The job I have works every day with some prominent banks. IndyMac wasn't one, but that doesn't mean that some banks I know of may not have issues that I don't know of.
The failure of IndyMac represents the end-game for the idea of letting 'the market' decide on home lending, but unfortunately, may only be a signal bell for the coming rough seas. While I suspect the FDIC and the Federal Reserve have no interest in allowing more large banks to fail, there may be little the FDIC (at least) can do, and given the ham-handed way in which Bear Stearns was handled by this administration, unfortunately, any further bail-outs of large banks (other than Fannie Mae and Freddie Mac) are less likely to be acceptable to a skeptical public and Congress.
The bottom line is that while economic environments are cyclical, this cycle is going to be rough, really, really rough. Rough because of fiscally foolish policies by the administration, abetted by both Democrats AND Republicans. Tax cuts which were unneeded, and did nothing meaningful to spur the economy, were passed by both parties in 2001 and 2002. Massive spending on military boondoggles (like Iraq) have made the situation worse. Fannie and Freddie were obligated to take on loans they'd rather not, and the administrations' laissez faire attitude as it watched home equity loans, depletions of 401(k) and IRA funds, and sub-prime mortgages spiral out of control, all have contributed to a heaping helping of really bad things. We've moved our ability to produce offshore, along with the jobs and payroll necessary, we've handed the wealth to people who've fled to tax havens, and failed to require them to pay their share on the way out the door.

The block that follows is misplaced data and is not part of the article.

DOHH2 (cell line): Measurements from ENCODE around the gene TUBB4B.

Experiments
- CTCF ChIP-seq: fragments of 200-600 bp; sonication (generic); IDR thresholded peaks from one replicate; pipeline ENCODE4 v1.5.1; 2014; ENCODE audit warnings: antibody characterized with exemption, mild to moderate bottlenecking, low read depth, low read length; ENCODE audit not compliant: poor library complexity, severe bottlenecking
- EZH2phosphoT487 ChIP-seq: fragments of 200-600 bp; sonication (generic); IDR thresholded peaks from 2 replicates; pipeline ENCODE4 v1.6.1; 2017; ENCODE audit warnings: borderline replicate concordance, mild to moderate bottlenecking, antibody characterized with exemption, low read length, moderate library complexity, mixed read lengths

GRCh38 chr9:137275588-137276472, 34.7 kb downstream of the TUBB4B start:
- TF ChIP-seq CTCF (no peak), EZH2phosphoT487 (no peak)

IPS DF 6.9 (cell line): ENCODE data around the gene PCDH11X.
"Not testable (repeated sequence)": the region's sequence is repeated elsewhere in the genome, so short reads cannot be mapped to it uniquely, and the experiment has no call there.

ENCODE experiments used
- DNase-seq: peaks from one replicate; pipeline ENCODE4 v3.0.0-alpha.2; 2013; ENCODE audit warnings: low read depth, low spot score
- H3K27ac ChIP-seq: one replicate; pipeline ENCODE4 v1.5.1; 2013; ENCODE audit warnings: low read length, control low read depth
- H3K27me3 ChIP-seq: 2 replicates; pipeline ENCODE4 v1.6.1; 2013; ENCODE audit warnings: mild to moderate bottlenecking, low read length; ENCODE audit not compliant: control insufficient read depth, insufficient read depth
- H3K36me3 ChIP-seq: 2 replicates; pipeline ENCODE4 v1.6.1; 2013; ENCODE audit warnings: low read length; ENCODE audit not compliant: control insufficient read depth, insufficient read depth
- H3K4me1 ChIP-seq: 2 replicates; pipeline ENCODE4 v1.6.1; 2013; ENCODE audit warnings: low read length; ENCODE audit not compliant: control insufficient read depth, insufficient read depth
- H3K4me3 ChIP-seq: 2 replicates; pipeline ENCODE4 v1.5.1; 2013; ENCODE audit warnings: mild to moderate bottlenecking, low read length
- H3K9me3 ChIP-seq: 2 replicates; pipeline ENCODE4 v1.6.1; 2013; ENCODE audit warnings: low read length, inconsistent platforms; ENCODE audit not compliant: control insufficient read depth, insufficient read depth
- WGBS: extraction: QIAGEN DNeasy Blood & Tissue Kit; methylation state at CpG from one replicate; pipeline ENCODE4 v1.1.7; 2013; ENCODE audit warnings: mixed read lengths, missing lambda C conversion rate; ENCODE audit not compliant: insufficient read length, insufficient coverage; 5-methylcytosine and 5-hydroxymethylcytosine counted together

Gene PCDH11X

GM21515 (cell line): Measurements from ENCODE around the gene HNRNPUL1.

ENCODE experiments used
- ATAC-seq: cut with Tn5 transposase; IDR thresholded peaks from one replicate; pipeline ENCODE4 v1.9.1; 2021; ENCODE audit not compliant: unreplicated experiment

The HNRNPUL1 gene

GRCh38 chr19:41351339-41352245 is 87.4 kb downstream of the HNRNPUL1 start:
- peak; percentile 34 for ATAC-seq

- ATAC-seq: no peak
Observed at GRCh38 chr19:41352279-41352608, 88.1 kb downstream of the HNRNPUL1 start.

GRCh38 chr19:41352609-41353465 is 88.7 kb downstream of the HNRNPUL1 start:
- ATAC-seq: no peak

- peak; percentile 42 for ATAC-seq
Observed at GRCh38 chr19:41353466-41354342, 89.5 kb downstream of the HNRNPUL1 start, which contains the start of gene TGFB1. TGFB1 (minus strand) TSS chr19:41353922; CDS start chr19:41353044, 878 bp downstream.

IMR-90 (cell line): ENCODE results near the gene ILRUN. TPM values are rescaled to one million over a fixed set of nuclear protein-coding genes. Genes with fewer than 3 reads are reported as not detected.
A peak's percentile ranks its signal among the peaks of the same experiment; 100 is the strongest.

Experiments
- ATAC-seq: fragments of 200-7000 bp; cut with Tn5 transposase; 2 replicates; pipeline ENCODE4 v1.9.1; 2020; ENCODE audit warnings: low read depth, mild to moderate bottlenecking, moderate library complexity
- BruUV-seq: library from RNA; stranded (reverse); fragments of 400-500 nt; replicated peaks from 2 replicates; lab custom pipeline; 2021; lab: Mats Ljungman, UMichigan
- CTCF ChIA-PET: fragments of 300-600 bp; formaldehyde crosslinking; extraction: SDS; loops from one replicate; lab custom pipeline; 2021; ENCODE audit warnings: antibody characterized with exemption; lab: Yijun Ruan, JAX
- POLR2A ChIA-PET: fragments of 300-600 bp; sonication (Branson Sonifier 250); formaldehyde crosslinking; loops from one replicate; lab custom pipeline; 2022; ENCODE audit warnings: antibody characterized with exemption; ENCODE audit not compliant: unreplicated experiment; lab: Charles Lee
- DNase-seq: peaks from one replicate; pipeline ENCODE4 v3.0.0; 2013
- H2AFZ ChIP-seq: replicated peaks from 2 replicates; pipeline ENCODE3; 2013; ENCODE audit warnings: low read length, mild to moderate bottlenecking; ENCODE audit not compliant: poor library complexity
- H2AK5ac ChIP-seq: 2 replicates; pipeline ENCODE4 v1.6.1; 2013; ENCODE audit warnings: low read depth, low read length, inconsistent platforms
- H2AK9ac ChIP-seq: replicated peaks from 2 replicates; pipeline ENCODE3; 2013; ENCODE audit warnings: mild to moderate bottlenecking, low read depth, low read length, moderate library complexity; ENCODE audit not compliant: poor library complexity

We have little opportunity to pay our debts, insufficient strength in the economy to look to future earnings, and created debts needlessly. When you heap on that the need to pay for health care, Medicare, and Social Security, this nation is looking at a grim next couple of DECADES. When McCain talks about change, it seems like he means no change at all, and unfortunately, I doubt Obama means anything like sufficient change and honesty - either way, either man is going to be saddled with a need to change unlike anything we've seen in 40 or 50 years or more - change will be thrust upon them.
This is bad - and it has been made all the worse by an administration which was both ambivalent and complicit in the coming disaster. Let's hope the next one isn't so craven.